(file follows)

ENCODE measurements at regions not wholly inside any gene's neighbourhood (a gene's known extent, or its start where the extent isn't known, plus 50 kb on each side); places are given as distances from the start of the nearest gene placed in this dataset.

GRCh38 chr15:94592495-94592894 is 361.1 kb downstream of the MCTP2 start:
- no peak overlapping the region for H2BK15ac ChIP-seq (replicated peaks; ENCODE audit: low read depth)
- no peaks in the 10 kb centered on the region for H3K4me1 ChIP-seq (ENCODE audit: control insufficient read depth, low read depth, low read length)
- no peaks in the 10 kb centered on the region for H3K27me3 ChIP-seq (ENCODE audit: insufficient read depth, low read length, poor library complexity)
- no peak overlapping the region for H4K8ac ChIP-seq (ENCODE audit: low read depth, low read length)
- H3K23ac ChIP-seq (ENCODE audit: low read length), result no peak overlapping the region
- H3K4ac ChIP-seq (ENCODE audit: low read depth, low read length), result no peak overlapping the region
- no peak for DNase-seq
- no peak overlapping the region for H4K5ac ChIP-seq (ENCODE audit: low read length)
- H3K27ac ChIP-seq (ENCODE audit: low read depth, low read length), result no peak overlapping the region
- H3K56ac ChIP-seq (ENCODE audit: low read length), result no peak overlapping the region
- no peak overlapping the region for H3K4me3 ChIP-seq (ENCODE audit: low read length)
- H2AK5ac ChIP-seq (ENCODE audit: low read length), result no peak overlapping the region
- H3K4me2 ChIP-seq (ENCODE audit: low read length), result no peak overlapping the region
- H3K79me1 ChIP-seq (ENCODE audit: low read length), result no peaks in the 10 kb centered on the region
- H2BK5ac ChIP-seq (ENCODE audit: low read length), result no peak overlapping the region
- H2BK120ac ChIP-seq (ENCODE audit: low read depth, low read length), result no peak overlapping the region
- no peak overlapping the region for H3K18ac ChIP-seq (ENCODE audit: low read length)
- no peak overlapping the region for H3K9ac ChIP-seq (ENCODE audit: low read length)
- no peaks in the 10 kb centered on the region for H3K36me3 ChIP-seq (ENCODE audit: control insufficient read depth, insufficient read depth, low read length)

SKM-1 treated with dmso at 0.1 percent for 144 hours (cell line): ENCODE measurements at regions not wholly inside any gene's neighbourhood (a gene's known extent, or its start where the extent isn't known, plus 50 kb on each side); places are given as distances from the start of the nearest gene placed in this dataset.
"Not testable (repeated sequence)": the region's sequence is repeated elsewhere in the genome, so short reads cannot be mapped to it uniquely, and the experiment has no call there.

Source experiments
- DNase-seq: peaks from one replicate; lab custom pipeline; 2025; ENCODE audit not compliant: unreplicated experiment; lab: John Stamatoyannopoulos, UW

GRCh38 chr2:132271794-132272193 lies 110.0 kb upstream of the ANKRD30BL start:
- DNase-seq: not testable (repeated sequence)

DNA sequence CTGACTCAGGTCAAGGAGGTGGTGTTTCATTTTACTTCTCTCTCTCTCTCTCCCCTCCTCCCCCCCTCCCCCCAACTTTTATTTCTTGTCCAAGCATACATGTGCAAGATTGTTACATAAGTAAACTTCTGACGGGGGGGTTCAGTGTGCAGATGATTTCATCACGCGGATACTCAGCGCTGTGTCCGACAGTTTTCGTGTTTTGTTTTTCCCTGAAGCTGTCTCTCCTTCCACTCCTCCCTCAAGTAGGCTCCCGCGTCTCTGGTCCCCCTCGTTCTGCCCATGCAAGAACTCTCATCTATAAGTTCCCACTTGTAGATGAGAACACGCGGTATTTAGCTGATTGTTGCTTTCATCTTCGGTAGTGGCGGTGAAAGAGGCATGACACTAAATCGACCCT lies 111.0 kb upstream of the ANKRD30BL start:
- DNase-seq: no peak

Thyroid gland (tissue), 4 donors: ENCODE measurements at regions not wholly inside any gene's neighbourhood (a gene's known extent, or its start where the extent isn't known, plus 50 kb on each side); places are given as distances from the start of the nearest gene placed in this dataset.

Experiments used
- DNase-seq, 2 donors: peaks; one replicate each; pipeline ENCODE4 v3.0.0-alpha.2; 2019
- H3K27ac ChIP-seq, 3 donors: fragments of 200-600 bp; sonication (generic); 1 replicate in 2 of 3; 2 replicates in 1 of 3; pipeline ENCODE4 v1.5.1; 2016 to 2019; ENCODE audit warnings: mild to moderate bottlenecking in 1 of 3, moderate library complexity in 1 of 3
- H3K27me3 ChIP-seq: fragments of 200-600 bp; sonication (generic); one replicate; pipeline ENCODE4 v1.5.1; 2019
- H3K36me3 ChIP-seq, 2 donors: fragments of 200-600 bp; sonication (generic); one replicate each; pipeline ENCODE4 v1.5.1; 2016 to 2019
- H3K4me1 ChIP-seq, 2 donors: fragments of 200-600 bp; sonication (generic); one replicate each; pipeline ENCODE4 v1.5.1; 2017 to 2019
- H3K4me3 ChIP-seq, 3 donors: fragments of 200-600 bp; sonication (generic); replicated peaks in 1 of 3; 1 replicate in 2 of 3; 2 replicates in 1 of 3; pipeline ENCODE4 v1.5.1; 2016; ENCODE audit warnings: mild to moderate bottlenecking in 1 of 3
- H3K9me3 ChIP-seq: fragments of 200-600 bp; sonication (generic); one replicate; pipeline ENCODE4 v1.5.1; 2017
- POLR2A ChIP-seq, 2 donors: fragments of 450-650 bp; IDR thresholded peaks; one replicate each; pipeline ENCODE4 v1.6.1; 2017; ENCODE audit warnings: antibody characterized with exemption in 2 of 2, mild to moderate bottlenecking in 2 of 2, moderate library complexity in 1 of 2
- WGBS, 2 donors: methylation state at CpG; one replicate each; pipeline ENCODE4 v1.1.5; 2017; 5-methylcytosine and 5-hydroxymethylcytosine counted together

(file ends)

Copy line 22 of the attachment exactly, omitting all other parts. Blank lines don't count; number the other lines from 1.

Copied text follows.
SKM-1 treated with dmso at 0.1 percent for 144 hours (cell line): ENCODE measurements at regions not wholly inside any gene's neighbourhood (a gene's known extent, or its start where the extent isn't known, plus 50 kb on each side); places are given as distances from the start of the nearest gene placed in this dataset.